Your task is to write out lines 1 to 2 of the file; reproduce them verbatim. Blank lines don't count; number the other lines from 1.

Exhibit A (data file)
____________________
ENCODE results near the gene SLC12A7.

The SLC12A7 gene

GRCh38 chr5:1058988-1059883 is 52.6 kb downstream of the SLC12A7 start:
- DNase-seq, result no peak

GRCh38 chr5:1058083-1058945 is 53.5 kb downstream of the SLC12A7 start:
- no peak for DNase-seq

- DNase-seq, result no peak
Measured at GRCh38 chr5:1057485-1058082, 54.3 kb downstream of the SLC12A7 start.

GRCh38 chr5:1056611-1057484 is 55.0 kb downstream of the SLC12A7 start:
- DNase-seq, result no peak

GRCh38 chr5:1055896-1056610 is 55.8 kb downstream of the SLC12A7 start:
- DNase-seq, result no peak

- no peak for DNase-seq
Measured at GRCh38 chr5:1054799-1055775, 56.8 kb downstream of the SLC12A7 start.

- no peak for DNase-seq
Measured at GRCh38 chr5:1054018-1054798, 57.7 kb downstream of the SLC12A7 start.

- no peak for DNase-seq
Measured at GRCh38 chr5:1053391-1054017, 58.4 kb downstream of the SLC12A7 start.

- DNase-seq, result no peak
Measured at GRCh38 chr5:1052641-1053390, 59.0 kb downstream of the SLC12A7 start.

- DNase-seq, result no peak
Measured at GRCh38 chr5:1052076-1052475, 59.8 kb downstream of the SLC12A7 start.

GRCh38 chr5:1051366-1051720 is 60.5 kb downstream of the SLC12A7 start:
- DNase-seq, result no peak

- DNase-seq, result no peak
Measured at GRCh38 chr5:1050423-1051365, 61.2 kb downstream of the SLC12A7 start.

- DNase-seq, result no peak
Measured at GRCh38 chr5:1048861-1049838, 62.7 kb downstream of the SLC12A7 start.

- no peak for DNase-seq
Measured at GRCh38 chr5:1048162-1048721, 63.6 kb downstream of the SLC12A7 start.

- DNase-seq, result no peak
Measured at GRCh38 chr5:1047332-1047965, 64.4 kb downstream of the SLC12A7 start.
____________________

ENCODE results near the gene SLC12A7.

The SLC12A7 gene